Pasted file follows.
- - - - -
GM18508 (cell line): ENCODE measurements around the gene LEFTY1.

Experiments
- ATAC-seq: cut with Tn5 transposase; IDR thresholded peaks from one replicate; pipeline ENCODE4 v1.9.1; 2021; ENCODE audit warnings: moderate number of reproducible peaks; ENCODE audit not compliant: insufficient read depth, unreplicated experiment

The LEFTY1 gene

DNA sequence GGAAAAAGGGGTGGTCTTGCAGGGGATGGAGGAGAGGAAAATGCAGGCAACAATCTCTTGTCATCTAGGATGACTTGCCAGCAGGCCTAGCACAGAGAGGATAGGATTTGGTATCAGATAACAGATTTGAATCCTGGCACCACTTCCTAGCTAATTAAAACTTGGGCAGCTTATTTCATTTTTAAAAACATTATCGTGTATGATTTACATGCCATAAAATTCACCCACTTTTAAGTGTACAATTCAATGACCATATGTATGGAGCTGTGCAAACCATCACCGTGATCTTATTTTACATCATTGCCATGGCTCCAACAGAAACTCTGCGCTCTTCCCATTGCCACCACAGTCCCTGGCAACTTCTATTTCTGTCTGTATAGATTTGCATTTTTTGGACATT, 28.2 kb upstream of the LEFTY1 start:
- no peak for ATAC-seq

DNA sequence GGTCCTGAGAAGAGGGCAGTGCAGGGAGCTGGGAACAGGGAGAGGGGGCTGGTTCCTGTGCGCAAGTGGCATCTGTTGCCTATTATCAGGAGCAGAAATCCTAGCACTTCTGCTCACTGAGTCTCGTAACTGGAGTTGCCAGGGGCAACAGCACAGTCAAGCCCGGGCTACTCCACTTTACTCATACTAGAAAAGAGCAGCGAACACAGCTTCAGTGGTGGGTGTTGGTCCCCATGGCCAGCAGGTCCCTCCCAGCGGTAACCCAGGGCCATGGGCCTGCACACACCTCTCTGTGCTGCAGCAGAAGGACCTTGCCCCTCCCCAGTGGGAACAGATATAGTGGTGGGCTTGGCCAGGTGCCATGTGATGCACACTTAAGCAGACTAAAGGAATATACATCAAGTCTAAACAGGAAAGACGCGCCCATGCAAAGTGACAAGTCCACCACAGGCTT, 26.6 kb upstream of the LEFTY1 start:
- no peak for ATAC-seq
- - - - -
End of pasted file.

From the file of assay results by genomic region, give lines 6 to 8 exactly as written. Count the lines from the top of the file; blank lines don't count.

- no peak for ATAC-seq

DNA sequence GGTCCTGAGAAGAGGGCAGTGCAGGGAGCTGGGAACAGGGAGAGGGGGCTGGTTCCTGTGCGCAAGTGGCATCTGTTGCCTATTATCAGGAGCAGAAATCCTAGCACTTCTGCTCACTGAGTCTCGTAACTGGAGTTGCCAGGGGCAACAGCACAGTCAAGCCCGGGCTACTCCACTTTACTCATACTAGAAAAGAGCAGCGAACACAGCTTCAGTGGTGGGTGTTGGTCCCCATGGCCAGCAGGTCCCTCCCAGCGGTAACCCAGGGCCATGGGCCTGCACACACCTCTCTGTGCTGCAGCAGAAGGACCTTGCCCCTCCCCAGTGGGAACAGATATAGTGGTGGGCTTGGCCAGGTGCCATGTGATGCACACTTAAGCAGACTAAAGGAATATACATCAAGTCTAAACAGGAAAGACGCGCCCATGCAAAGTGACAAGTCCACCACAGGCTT, 26.6 kb upstream of the LEFTY1 start:
- no peak for ATAC-seq